“It clearly seems to be moving in a direction away from the death penalty in the last 10 years, now that you have life without parole gaining more acceptance,” said Mr. Silver, who remains a supporter of the death penalty. “Maybe it just shouldn’t be,” he added, referring to the death penalty.

Significantly, Mr. Lentol, a Brooklyn Democrat, predicted that the three committees sponsoring the public hearings would recommend sticking to life without parole, giving Mr. Silver and the Democratic leaders a chance to sideline the death penalty.

“My guess is that there will never be an Assembly floor vote on this issue - that if we did anything, it would be nothing, and that would kill the death penalty,” said Mr. Lentol, whose Codes Committee reviews death penalty bills.

A powerful chairwoman leading the hearings, Helene E. Weinstein of the Judiciary Committee, who has in the past supported the death penalty, indicated in an interview that she, too, was leaning toward a shift on the issue.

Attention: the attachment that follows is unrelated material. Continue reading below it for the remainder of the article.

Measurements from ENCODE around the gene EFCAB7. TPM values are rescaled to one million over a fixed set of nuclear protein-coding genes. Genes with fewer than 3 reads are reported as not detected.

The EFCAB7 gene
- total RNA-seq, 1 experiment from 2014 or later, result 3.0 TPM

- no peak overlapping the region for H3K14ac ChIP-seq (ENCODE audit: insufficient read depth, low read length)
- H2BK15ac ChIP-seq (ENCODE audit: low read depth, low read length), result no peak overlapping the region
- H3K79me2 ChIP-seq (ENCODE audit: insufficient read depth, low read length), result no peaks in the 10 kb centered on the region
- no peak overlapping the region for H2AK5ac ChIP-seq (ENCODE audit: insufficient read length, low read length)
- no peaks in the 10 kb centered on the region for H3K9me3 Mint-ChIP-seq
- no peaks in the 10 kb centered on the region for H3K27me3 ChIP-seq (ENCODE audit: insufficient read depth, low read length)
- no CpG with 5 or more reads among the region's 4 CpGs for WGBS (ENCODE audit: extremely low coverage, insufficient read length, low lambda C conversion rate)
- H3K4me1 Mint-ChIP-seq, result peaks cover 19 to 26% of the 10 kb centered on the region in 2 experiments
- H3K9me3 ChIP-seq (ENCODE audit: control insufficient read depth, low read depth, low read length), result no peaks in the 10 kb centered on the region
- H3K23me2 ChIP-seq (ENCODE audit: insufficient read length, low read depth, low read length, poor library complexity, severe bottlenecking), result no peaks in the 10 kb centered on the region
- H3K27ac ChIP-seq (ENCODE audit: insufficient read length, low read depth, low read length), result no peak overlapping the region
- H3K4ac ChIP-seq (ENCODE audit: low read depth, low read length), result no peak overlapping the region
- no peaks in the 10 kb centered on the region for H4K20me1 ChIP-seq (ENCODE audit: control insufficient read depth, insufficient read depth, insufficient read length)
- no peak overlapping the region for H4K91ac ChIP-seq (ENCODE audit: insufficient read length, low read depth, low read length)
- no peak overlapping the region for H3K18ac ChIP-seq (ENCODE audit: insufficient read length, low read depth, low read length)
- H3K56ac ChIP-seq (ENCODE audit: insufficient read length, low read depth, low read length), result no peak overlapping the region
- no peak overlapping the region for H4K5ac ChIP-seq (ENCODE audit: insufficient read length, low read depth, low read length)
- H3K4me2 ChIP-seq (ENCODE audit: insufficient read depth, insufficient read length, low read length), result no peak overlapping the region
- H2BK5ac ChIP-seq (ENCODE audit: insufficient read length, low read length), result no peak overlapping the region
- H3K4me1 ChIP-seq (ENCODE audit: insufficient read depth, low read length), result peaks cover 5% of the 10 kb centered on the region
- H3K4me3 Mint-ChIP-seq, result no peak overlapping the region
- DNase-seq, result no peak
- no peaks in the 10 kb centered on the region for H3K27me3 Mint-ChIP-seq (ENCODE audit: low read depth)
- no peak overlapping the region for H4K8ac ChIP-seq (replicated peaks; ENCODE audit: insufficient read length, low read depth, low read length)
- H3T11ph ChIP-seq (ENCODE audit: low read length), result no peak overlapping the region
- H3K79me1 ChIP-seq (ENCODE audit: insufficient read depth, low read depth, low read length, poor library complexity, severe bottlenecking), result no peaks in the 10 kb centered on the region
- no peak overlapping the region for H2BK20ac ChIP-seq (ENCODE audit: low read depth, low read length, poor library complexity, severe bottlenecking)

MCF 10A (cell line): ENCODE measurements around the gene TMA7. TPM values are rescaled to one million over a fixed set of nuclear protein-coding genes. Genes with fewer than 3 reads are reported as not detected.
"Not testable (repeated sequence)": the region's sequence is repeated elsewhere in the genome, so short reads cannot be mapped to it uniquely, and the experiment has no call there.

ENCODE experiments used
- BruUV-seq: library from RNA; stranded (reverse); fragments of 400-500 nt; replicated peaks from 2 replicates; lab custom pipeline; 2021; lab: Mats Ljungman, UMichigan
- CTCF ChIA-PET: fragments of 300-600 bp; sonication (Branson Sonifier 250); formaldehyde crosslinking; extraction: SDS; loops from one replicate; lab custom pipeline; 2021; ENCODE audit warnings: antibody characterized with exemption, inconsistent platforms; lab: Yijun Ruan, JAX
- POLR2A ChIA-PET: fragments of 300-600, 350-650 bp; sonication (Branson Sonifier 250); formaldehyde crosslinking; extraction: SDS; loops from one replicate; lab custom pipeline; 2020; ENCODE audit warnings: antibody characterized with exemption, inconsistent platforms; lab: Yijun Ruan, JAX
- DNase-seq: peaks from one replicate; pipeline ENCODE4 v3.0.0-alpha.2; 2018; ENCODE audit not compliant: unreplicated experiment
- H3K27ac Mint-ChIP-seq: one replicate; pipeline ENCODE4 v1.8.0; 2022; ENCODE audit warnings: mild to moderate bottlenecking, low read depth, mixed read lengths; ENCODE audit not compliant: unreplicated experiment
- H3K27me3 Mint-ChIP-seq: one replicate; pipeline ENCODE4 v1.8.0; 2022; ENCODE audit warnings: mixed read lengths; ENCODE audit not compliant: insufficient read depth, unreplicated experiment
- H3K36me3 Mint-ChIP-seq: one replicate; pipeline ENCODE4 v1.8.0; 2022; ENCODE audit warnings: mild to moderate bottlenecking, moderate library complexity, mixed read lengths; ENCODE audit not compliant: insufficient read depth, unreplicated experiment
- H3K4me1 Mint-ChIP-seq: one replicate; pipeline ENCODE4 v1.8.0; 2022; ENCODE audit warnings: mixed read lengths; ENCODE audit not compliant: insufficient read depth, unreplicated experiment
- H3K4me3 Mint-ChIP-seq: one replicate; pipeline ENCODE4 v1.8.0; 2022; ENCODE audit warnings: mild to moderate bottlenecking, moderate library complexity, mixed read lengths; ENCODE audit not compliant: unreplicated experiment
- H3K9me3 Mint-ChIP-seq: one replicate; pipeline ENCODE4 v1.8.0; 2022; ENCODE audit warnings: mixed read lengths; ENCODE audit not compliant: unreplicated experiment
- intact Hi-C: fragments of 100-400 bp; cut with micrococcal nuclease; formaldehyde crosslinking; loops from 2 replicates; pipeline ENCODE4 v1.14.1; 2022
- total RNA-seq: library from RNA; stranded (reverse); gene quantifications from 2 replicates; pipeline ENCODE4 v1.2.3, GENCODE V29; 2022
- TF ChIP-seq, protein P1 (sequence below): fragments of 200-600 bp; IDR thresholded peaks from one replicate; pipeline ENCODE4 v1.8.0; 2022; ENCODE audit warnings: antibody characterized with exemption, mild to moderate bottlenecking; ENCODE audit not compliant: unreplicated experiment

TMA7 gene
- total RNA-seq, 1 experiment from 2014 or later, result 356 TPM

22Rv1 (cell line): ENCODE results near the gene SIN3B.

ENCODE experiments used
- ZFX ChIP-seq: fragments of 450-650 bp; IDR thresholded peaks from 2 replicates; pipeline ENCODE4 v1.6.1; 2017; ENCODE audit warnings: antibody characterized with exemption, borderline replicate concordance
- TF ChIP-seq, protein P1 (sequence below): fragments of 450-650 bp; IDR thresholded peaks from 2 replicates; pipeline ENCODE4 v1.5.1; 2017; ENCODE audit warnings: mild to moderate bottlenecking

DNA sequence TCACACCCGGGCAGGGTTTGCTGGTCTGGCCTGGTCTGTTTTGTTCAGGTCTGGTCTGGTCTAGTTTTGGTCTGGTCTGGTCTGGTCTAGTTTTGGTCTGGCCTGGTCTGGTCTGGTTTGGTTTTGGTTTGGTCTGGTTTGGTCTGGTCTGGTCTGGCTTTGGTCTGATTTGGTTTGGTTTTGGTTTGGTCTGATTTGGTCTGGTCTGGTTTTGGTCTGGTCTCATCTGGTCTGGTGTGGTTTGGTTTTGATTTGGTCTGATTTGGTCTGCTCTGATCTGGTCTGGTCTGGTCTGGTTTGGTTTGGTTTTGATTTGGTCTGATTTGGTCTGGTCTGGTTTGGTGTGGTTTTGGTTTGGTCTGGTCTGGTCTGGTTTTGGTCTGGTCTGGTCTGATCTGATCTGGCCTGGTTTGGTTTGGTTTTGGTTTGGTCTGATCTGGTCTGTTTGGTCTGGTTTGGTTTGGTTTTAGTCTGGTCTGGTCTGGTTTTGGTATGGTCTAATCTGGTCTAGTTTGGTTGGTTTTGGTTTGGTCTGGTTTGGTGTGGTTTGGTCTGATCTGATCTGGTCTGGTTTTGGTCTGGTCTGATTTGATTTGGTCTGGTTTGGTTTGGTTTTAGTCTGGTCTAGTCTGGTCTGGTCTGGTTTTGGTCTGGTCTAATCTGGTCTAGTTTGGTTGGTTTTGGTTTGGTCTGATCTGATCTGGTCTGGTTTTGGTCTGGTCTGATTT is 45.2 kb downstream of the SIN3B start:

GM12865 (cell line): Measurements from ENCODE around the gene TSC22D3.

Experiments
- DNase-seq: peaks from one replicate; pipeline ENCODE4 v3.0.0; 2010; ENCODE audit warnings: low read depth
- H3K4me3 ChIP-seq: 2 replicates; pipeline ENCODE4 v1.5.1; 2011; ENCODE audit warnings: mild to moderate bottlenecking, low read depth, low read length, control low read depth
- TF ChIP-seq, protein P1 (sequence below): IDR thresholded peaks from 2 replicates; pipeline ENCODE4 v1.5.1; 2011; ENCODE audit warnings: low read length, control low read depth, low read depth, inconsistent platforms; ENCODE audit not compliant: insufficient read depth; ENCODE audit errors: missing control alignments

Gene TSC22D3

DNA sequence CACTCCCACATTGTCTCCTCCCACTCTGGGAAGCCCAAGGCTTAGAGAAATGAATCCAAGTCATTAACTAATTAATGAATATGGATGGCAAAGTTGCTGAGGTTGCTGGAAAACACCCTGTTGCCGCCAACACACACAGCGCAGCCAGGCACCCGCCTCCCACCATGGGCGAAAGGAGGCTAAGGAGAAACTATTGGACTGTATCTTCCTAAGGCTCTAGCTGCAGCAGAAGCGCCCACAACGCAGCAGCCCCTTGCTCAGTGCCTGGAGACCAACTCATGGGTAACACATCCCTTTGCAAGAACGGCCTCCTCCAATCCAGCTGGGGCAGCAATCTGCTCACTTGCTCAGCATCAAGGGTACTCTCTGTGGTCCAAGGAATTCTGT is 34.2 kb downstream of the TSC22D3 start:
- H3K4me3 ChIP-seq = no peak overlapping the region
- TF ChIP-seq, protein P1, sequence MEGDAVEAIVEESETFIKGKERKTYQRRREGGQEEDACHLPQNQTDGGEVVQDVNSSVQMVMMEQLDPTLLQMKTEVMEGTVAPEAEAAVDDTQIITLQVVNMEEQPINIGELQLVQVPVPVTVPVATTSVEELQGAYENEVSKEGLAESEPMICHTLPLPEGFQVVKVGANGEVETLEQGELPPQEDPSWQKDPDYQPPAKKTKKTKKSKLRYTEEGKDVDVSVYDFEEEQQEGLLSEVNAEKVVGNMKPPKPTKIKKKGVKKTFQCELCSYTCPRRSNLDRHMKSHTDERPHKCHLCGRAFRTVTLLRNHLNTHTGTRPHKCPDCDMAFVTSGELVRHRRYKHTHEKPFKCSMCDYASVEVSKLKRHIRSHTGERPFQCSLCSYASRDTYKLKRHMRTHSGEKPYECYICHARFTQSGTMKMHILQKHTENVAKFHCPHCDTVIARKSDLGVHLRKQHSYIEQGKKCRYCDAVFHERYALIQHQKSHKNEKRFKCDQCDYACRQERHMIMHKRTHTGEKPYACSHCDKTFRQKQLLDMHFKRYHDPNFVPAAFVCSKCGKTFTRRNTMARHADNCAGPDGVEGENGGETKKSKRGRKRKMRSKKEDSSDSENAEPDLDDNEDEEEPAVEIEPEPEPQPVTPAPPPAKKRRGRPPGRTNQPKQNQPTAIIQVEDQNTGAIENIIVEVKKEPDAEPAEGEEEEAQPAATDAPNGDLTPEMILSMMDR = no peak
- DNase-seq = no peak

“My vote 10 years ago was 10 years ago,” said Ms. Weinstein, a Brooklyn Democrat. “There’s a lot of new information, important information, about DNA testing, about innocent people being convicted, and so on.”

The third leader of the death penalty hearings, Assemblyman Jeffrion L. Aubry of Queens, strongly opposes the death penalty.

Of the 104 Democrats in the 150-member Assembly, between 60 and 70 favor shelving the death penalty, according to lawmakers who have been informally polling members.

But Charles H. Nesbitt, the Republican leader in the Assembly, said he was certain the death penalty would pass in a vote before the full Assembly, with support from virtually all 46 Republicans and more than 30 Democrats. He said he hoped Mr. Silver, in the spirit of reform, would allow a vote. If not, he said, Republicans would probably use procedural tactics to try to force a vote this spring.

“We may find ourselves in a position where it takes some public pressure, as in other times, to bring this up for a vote,” Mr. Nesbitt said on Thursday.

Still, he added, “Last year I would have said restoring the death penalty was going to happen, but right now, I don’t know.”